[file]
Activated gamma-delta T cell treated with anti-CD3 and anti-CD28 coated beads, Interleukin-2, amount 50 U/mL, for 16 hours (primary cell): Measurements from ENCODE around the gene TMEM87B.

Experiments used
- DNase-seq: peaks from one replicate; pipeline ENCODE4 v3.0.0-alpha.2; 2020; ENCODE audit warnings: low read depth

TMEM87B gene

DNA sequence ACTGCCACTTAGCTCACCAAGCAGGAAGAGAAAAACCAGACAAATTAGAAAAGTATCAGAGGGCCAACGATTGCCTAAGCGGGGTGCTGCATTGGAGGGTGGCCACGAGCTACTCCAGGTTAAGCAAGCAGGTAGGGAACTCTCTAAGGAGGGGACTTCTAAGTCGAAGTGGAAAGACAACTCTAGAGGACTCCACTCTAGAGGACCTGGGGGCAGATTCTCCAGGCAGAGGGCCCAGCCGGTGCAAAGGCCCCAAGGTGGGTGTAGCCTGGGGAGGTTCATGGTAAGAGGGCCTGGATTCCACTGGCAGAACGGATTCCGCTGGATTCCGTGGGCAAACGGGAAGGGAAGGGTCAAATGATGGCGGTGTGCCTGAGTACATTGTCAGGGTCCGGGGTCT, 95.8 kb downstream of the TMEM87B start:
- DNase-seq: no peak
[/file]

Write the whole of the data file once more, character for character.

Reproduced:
Activated gamma-delta T cell treated with anti-CD3 and anti-CD28 coated beads, Interleukin-2, amount 50 U/mL, for 16 hours (primary cell): Measurements from ENCODE around the gene TMEM87B.

Experiments used
- DNase-seq: peaks from one replicate; pipeline ENCODE4 v3.0.0-alpha.2; 2020; ENCODE audit warnings: low read depth

TMEM87B gene

DNA sequence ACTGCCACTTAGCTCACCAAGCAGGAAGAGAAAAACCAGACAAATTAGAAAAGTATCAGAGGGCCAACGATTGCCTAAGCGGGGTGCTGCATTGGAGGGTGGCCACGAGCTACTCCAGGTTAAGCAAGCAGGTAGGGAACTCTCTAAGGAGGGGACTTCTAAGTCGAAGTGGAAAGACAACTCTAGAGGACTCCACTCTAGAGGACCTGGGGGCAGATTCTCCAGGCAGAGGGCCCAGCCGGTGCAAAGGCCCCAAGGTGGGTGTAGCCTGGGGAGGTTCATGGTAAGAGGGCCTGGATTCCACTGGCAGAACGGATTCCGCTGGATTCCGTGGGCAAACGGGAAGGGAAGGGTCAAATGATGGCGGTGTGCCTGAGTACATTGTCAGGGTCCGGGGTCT, 95.8 kb downstream of the TMEM87B start:
- DNase-seq: no peak